I congratulate the Organisation for the Prohibition of Chemical Weapons for being awarded the 2013 Nobel Peace Prize. I extend my warmest respects to Mr. Ahmet Üzümcü, Director-General of the OPCW.
This recognition occurs nearly 100 years after the first chemical attack – and 50 days after the appalling use of chemical weapons in Syria. Far from being a relic of the past, chemical weapons remain a clear and present danger.
Later today the Security Council is expected to approve a first-of-its-kind OPCW-UN Joint Mission in Syria following the landmark work of the UN Chemical Weapons Investigation Mission.
The OPCW has a specific task – to eliminate chemical weapons and prevent them from ever re-emerging. But it also has a broad mission – to prove that the inhumanity of war can give rise to the humanity of solidarity and international cooperation.
The OPCW has greatly strengthened the rule of law in the field of disarmament and non-proliferation. Thanks in large measure to its efforts, eighty per cent of the declared chemical weapons stockpiles have been destroyed. I strongly believe this success can inspire other parts of the global disarmament machinery to live up to the expectations of the international community.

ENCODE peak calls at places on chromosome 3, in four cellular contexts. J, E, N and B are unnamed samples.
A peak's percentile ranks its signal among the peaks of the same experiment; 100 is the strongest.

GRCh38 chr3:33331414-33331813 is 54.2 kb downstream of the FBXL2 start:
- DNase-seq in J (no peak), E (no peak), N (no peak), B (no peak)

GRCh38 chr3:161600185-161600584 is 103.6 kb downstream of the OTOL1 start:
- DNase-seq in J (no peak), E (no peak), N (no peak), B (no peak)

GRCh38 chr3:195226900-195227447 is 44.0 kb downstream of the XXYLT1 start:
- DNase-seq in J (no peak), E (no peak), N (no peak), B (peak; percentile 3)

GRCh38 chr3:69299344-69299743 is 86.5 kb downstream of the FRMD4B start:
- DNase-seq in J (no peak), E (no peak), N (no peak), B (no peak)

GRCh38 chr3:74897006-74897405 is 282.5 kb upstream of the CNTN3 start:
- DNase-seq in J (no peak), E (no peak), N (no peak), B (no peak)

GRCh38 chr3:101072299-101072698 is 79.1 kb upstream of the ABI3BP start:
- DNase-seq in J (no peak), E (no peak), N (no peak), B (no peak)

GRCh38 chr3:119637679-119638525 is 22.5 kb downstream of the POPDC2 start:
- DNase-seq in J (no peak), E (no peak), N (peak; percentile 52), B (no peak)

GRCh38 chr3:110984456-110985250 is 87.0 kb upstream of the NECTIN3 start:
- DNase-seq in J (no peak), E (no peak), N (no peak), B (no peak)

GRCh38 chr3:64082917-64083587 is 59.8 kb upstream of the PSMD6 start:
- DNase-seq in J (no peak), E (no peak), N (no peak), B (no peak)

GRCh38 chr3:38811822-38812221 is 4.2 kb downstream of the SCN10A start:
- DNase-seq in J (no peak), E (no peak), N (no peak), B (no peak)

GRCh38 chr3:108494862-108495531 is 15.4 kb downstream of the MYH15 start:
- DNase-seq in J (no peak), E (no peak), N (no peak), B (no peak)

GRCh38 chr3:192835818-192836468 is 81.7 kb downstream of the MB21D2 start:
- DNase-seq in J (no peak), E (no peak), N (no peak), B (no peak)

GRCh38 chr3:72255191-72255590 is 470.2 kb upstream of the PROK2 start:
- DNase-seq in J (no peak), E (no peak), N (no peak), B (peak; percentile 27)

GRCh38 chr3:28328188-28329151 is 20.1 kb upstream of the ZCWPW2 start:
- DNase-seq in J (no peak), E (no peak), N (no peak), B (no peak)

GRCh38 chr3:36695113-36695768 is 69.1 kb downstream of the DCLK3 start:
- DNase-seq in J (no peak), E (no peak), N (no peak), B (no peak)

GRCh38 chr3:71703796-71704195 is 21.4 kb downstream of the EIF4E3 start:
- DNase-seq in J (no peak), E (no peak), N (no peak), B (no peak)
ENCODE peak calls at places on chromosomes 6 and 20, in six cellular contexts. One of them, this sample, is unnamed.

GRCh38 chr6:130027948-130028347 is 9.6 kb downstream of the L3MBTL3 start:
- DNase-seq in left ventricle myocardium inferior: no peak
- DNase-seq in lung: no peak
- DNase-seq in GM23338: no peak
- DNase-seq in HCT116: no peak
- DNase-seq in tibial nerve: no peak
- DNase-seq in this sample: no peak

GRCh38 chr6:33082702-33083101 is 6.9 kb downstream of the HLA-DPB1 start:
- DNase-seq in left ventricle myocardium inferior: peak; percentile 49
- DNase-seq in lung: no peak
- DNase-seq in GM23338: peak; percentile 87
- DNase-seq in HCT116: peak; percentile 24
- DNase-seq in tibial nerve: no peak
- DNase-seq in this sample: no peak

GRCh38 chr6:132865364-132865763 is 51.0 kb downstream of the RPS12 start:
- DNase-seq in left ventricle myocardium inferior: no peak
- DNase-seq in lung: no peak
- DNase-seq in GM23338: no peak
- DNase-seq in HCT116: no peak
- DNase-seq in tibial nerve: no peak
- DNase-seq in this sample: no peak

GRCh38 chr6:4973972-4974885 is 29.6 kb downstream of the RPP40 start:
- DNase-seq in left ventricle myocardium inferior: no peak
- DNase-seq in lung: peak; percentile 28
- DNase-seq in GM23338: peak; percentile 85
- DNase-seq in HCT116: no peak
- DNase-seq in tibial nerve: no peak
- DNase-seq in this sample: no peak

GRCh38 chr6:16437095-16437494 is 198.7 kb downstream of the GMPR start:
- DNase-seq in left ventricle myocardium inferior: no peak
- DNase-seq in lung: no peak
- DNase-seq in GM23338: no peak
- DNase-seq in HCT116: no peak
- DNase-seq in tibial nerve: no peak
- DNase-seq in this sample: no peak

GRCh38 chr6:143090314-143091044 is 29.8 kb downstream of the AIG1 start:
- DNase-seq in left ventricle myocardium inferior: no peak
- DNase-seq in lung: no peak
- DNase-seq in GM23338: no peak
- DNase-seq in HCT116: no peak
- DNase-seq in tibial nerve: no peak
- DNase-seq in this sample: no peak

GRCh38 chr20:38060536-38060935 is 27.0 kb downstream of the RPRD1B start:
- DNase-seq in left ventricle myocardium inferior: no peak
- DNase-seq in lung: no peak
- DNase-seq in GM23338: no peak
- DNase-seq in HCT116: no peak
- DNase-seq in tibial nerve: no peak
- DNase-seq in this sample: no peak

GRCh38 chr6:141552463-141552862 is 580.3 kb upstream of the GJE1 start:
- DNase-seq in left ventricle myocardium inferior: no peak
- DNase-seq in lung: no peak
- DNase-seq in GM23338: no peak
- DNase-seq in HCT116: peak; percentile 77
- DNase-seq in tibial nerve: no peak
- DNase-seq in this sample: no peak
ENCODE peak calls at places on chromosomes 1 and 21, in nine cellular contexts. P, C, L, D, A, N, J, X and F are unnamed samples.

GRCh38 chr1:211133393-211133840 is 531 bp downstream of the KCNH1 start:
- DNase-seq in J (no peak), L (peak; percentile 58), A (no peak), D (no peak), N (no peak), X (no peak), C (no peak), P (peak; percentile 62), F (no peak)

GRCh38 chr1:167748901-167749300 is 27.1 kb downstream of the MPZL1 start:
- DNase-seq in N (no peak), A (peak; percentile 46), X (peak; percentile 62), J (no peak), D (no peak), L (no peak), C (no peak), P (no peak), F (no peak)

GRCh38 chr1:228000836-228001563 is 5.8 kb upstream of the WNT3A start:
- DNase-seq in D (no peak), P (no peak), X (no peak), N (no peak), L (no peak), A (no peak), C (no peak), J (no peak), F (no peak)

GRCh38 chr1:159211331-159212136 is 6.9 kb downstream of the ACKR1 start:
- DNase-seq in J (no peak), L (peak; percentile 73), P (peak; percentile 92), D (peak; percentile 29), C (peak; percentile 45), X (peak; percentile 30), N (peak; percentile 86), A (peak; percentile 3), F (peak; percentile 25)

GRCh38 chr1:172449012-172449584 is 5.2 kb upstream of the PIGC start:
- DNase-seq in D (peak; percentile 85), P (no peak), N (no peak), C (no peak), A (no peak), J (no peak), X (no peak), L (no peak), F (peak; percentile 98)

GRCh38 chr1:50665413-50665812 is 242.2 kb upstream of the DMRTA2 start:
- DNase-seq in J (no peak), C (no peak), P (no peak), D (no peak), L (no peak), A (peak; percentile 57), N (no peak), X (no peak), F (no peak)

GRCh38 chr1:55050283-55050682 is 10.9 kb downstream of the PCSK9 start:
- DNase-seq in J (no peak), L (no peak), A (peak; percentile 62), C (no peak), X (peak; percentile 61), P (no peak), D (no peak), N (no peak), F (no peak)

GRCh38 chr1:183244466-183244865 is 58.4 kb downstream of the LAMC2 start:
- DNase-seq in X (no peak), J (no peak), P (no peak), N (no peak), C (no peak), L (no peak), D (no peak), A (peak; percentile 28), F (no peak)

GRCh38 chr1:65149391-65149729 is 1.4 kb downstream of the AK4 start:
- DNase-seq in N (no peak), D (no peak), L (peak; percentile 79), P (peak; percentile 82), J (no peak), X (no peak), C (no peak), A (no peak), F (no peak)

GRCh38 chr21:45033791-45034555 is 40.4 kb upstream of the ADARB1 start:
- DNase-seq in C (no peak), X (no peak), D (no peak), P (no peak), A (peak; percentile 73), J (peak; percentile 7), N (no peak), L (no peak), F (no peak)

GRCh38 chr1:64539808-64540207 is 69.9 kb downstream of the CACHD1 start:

But progress in achieving the total destruction of chemical weapons must be complemented by efforts to gain universal adherence to the Chemical Weapons Convention. As the depositary of the Convention, I urge all countries to sign, ratify and implement it without further delay.
Like the United Nations, the mission of the OPCW was born from a fundamental abhorrence at the atrocities of war. From the battlefields to the laboratories to the negotiating table, the United Nations is honoured to work hand-in-hand with the OPCW to eliminate the threat posed by chemical weapons for all people and for all time.
Together, we must ensure that the fog of war will never again be composed of poison gas.